Jannik Sinner: “I don’t want to rush” | ATP Tour

Jannik sinner is one of the brightest young talents of recent memory. The Italian, who turned 21 last month, has already won the Intesa Sanpaolo Next Gen ATP Finalscompeted in the Nitto ATP Finalswon six tour-level trophies and cracked the top 10 on the Pepperstone ATP rankings.

However, do not tell him about his achievements. According to Sinner, this is just the beginning, which is a scary thought for his colleagues on the ATP Tour.

“I already know what I have in my game so I’m trying to stay confident but also humble because at the end of the day I haven’t basically won anything or certainly not won any important games,” Sinner told ATPTour.com . “It’s all part of the process. I don’t want to rush into it, but I think I can be proud of what I do, so hopefully I’ll keep going.”

For Sinner, it’s not about rushing to win a specific trophy or defeat a specific opponent. From a young age he had great ambitions. He plays on Wednesday Carlo Alcaraz in which US Open quarter finals. But just three years ago he was a qualifier, speaking to the media in a small booth in Flushing Meadows’ media center.

“I don’t just want to be the best player in Italy,” said Sinner that day. “But maybe I can say for once that I’m the best player in the world.”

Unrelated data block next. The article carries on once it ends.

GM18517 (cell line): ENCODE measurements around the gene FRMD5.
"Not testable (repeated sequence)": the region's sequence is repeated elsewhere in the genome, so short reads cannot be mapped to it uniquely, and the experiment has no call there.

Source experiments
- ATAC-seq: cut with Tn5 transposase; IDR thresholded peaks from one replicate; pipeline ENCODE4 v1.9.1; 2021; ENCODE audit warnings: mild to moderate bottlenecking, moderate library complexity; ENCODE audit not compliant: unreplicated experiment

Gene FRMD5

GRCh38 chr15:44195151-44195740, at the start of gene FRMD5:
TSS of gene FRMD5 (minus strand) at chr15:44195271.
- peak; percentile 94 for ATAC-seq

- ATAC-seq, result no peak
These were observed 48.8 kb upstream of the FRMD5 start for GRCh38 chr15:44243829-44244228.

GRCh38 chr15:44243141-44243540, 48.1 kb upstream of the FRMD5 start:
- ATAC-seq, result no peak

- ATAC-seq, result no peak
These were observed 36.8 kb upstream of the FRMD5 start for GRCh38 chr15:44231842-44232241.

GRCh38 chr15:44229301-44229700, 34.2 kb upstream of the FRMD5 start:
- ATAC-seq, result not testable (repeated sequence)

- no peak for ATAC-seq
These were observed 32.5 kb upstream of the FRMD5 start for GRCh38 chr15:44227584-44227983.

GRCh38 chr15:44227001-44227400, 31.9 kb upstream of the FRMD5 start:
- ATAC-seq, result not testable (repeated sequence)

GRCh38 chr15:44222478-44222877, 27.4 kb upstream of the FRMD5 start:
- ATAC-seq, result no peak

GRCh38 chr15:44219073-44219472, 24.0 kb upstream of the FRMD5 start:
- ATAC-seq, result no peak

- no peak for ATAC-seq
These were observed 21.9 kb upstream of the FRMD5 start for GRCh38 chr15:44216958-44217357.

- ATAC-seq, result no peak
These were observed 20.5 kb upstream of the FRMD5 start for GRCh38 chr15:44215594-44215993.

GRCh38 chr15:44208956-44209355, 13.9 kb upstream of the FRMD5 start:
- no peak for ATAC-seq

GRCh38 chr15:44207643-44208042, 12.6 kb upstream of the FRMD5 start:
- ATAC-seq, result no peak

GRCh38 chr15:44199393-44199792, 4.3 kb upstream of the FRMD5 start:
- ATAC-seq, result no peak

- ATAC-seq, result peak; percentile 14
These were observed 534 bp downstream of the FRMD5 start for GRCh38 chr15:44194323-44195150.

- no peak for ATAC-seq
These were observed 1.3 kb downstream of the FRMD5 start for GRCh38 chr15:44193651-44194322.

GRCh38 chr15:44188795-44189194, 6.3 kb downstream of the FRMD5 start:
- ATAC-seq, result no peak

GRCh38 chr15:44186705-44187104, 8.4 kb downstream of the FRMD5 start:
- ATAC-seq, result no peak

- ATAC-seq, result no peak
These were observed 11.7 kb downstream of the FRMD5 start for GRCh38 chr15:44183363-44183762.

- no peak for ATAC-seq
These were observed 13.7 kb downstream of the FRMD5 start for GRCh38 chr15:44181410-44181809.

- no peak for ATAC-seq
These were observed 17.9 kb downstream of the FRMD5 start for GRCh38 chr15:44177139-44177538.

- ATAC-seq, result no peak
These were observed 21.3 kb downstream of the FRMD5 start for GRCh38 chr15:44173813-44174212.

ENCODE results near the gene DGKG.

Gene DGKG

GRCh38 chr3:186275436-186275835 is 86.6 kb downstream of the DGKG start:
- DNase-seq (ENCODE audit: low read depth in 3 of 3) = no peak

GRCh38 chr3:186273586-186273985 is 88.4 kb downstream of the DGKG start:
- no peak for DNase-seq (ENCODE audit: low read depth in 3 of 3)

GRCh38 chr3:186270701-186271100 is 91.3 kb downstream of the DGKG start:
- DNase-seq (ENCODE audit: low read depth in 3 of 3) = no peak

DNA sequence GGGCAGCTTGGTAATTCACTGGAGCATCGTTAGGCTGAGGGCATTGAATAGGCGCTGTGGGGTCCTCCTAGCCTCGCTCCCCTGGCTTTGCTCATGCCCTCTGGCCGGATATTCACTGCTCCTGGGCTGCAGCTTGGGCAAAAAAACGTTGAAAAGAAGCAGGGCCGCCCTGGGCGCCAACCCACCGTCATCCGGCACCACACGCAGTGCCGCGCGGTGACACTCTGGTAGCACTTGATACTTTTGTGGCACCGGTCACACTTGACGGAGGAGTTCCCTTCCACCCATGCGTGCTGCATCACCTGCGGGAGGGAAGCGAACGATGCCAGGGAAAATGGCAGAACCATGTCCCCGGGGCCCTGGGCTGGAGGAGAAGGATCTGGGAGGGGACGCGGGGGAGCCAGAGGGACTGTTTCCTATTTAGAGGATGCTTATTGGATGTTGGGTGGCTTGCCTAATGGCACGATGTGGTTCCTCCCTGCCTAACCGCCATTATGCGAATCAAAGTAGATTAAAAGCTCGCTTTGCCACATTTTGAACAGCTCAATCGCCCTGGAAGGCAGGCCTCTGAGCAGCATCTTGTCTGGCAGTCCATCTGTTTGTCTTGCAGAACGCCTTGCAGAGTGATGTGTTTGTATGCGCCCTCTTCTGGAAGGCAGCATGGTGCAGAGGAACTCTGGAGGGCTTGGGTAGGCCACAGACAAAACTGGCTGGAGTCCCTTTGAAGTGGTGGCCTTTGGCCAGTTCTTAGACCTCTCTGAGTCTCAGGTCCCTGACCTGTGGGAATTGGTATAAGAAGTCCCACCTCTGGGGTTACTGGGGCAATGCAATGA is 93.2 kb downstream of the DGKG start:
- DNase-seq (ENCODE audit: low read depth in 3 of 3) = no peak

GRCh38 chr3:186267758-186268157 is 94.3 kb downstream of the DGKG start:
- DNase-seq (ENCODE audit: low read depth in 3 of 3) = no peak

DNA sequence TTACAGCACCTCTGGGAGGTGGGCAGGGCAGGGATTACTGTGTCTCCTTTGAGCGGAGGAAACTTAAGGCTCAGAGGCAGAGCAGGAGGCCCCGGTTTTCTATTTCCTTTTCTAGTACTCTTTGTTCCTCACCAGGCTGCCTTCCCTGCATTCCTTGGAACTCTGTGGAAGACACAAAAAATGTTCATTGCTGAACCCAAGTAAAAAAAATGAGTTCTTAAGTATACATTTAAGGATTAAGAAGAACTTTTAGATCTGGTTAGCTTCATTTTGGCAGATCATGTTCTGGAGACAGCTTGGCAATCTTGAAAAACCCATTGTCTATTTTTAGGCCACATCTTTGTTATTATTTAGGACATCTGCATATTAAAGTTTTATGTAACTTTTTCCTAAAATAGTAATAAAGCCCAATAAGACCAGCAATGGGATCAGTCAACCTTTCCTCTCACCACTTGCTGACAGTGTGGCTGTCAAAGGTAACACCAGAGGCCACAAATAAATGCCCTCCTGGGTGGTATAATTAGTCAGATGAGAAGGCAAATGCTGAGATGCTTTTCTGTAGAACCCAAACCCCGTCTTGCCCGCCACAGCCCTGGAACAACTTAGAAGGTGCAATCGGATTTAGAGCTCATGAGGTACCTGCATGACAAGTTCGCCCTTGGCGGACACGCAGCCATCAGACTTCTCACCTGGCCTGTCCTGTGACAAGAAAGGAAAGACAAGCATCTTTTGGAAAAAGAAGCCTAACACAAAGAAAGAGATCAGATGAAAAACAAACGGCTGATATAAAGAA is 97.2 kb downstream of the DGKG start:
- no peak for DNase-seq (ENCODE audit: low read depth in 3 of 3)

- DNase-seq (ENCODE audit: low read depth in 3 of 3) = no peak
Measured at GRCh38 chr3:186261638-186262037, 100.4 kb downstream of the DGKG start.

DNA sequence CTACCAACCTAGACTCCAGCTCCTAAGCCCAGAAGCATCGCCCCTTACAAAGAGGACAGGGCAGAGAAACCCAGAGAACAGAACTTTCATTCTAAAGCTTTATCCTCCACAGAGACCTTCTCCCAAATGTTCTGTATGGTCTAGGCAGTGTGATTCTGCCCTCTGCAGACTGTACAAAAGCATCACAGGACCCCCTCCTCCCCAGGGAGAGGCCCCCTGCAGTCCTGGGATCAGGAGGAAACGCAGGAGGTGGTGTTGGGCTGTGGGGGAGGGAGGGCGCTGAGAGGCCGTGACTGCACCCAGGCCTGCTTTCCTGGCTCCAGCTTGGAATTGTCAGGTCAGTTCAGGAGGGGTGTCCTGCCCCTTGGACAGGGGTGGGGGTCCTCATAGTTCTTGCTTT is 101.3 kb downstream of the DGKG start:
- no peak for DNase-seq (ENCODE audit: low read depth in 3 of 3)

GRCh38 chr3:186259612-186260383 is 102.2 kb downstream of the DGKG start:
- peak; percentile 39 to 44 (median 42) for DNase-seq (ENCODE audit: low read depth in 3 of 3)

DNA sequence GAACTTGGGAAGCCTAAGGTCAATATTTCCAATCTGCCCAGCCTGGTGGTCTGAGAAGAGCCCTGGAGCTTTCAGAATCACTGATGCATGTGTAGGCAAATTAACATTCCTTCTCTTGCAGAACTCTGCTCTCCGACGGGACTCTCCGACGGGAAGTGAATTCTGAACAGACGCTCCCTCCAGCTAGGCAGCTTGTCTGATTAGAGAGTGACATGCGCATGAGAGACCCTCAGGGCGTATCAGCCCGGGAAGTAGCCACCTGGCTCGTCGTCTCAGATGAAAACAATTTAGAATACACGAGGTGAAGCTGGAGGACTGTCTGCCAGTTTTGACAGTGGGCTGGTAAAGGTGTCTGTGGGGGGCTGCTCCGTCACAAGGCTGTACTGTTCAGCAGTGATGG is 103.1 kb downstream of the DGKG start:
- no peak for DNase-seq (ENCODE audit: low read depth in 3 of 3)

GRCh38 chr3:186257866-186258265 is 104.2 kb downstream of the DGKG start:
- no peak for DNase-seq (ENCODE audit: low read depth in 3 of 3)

<a href=Jannik Sinner” />
sinner steps in US Open Qualification 2019 at the age of 18.
Sinner did not expect this to happen overnight. In fact, he constantly talks about the “long road” of his career and that there is always something to improve. A native of San Candido, after matches, even long, grueling battles, he often heads to the practice ground to make even the smallest refinement in order to get closer to his ultimate potential.

This mentality stems from Sinner’s childhood.

“I’ve always had that because my parents gave me that kind of mentality, so I have it with me. I’m proud to have that kind of mentality,” Sinner said. “I like the way my mum and dad are, so I want to be very like them. I think my brother is pretty much the same too. I think I always had it.”

Sinner’s father Johann is head chef at the Talschlusshütte restaurant in Sexten in the Fischlein Valley, right on the Austrian border in north-eastern Italy. His mother Siglinde was a waitress in the same restaurant.

“Now that we also have some apartments at home, my mum helps with cleaning the apartments and everything because the apartments are in the same house as my grandma and grandpa. They’re getting a little bit older, so now she’s helping them,” Sinner said. “Sometimes I remember helping my mom, grandma and grandpa clean the apartments. Saturday was usually the day people came and went, so I was there to help them out a bit.”

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The restaurant was about a 45 minute walk from Sinner’s house. He remembers doing this hike to see his parents in action.

“I always liked to pick up my father at the restaurant where he works,” said Sinner. “Then I can see a bit how he cooks and how he works. It’s funny.”